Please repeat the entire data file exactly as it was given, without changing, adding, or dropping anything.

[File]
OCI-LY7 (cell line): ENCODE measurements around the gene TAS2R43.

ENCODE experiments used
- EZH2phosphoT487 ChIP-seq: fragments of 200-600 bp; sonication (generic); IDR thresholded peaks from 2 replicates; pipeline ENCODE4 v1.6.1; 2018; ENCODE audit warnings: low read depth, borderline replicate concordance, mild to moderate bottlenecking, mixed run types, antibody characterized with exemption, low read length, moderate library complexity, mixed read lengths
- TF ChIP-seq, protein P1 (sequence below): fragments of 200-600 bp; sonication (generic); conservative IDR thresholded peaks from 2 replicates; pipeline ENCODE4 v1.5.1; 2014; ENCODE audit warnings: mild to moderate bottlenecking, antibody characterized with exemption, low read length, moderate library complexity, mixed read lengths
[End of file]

OCI-LY7 (cell line): ENCODE measurements around the gene TAS2R43.

ENCODE experiments used
- EZH2phosphoT487 ChIP-seq: fragments of 200-600 bp; sonication (generic); IDR thresholded peaks from 2 replicates; pipeline ENCODE4 v1.6.1; 2018; ENCODE audit warnings: low read depth, borderline replicate concordance, mild to moderate bottlenecking, mixed run types, antibody characterized with exemption, low read length, moderate library complexity, mixed read lengths
- TF ChIP-seq, protein P1 (sequence below): fragments of 200-600 bp; sonication (generic); conservative IDR thresholded peaks from 2 replicates; pipeline ENCODE4 v1.5.1; 2014; ENCODE audit warnings: mild to moderate bottlenecking, antibody characterized with exemption, low read length, moderate library complexity, mixed read lengths